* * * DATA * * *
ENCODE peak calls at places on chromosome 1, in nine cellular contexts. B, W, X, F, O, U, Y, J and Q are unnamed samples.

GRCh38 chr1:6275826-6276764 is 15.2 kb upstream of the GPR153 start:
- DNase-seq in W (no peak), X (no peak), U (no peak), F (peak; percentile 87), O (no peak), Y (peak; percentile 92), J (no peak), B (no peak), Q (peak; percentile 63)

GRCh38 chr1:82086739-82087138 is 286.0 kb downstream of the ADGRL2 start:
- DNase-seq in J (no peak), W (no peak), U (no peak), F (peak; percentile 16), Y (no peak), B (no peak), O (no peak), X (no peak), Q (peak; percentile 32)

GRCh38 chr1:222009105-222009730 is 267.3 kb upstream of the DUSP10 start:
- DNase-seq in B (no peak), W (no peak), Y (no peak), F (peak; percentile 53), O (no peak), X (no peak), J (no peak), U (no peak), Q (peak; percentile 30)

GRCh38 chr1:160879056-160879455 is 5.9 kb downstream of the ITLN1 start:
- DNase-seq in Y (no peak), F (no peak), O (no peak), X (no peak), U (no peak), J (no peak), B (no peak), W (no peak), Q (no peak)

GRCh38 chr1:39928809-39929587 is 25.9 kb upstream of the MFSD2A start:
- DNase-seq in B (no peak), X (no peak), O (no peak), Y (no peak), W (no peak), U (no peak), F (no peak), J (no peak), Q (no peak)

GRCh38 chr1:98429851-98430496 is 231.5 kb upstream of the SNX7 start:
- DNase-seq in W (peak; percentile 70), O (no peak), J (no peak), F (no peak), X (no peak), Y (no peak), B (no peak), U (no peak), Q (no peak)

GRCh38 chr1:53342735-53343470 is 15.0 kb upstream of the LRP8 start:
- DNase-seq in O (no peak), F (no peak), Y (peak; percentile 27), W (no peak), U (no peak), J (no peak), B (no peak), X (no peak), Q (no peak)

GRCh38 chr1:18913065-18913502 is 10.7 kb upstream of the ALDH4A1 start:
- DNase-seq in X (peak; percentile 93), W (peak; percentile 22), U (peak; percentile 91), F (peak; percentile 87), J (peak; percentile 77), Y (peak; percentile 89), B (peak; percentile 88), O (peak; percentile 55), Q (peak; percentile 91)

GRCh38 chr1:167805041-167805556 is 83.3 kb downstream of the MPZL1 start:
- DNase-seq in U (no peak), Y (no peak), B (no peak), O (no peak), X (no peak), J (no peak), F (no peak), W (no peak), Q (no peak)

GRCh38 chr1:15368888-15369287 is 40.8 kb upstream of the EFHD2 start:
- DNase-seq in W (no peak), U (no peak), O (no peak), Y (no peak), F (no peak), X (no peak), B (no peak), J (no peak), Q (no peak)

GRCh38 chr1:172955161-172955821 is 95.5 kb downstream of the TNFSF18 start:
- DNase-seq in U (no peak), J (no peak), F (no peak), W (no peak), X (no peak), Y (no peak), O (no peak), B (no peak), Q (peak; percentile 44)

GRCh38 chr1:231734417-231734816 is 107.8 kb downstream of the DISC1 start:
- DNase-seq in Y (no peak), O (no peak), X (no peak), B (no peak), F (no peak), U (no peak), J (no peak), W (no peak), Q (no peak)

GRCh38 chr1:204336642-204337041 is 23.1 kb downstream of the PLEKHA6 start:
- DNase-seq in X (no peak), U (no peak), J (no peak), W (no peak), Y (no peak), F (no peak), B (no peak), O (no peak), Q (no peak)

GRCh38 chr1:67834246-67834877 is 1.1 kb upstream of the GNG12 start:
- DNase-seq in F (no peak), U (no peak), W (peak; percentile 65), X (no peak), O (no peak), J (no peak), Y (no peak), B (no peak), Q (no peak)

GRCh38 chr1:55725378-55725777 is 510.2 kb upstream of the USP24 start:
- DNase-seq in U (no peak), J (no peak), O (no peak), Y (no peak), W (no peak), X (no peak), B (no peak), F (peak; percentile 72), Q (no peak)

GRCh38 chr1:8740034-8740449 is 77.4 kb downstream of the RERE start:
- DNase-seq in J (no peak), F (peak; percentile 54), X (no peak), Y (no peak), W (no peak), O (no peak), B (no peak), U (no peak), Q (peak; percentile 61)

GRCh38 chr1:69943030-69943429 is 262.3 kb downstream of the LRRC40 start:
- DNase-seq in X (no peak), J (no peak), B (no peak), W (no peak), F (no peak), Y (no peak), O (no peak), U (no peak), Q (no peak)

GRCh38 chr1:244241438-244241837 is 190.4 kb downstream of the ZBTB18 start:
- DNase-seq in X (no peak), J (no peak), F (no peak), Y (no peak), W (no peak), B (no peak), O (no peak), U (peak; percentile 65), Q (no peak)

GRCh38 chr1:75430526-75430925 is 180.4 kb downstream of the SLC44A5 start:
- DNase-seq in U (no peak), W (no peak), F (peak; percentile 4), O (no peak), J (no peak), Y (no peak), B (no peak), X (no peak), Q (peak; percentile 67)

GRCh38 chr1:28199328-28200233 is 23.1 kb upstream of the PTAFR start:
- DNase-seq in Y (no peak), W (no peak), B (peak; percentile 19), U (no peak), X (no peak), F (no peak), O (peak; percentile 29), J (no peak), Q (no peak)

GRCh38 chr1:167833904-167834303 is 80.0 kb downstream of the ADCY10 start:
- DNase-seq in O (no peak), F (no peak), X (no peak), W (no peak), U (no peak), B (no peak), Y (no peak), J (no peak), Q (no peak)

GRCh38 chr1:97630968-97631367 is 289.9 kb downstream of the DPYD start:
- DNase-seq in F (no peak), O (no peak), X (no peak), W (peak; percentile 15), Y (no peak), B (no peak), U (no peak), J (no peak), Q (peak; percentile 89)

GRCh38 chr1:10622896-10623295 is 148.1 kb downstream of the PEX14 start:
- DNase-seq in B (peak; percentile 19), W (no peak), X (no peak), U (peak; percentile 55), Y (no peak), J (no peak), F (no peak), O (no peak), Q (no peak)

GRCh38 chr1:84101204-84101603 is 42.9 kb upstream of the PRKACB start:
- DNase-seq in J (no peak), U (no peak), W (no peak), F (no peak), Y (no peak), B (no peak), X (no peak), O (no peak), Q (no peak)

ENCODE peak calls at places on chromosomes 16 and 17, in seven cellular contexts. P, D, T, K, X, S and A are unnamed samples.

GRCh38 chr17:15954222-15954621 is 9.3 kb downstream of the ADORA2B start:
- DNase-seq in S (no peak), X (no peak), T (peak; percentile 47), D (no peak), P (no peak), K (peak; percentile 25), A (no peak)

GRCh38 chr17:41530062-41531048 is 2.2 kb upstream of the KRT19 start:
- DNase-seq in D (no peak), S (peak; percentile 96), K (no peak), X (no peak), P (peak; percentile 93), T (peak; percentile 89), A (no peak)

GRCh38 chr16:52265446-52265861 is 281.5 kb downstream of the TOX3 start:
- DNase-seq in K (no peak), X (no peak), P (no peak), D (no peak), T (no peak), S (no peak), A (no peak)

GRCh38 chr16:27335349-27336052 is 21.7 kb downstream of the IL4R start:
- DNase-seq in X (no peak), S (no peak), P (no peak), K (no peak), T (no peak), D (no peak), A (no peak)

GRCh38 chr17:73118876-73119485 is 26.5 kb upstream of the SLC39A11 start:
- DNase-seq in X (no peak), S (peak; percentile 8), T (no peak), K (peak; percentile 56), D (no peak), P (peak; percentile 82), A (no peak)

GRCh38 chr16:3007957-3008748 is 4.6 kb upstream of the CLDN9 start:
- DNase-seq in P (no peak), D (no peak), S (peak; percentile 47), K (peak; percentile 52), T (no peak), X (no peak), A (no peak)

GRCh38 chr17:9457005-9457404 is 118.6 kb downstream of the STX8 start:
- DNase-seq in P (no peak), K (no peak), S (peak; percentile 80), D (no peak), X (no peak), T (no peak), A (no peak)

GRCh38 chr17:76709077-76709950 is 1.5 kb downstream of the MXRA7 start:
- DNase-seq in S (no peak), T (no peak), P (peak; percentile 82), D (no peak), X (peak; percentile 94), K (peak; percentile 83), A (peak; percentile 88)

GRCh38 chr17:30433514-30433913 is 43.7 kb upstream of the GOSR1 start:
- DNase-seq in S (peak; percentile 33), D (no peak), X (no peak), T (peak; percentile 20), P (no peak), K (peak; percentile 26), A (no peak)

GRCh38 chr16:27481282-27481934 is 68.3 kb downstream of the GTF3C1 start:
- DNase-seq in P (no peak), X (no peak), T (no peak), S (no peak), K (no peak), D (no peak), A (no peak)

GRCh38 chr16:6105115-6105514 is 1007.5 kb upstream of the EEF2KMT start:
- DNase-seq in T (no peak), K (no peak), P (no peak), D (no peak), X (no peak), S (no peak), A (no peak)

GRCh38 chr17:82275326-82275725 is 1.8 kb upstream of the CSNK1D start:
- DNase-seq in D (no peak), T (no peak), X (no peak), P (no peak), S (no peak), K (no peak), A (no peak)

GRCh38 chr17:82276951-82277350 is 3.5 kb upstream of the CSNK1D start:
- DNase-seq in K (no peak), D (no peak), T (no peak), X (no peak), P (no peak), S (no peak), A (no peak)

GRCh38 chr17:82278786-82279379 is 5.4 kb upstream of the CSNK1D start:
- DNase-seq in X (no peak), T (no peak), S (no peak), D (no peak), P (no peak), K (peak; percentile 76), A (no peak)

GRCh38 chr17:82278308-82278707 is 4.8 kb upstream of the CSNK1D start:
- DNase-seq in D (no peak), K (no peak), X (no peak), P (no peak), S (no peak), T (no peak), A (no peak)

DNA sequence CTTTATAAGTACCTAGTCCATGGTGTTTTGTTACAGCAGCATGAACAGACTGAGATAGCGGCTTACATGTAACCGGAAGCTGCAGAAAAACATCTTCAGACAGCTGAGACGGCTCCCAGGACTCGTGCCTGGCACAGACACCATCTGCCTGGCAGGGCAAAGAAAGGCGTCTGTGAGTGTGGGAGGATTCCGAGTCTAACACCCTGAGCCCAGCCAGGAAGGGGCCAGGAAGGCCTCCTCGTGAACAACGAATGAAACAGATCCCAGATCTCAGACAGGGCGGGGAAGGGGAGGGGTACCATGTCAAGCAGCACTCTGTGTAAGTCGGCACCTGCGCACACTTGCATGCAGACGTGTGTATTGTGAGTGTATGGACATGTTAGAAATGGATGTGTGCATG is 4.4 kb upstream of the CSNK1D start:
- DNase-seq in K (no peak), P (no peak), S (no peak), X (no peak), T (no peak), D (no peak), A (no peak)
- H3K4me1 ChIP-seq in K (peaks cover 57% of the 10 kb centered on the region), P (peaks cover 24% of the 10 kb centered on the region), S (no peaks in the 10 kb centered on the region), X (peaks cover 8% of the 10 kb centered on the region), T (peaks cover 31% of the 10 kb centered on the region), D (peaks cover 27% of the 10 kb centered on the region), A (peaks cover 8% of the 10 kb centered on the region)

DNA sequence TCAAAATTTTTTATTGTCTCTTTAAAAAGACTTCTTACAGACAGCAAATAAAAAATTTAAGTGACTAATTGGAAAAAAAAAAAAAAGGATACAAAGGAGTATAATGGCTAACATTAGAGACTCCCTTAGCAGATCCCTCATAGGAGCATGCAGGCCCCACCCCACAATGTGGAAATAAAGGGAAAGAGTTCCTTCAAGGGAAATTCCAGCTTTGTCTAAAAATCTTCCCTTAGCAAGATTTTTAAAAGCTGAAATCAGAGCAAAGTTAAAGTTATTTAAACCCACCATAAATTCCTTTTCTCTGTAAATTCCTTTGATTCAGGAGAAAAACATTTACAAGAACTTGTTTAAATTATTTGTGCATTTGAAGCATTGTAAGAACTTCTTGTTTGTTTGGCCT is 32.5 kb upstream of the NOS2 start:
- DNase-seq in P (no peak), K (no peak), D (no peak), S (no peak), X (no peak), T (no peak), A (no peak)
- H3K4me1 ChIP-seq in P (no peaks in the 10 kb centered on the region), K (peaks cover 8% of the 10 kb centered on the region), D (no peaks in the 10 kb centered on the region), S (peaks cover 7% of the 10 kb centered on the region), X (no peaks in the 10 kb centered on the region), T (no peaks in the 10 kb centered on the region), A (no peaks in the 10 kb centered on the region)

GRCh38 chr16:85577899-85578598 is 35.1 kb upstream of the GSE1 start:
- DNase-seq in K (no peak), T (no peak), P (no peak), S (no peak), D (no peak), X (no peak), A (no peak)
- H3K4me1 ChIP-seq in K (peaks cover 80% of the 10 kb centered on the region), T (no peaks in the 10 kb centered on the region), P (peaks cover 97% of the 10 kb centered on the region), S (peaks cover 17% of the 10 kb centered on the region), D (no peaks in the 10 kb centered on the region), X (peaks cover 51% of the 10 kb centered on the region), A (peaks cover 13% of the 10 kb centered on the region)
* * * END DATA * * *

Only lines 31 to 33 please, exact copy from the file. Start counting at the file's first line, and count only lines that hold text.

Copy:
- DNase-seq in U (no peak), J (no peak), O (no peak), Y (no peak), W (no peak), X (no peak), B (no peak), F (peak; percentile 72), Q (no peak)

GRCh38 chr1:8740034-8740449 is 77.4 kb downstream of the RERE start:
- DNase-seq in J (no peak), F (peak; percentile 54), X (no peak), Y (no peak), W (no peak), O (no peak), B (no peak), U (no peak), Q (peak; percentile 61)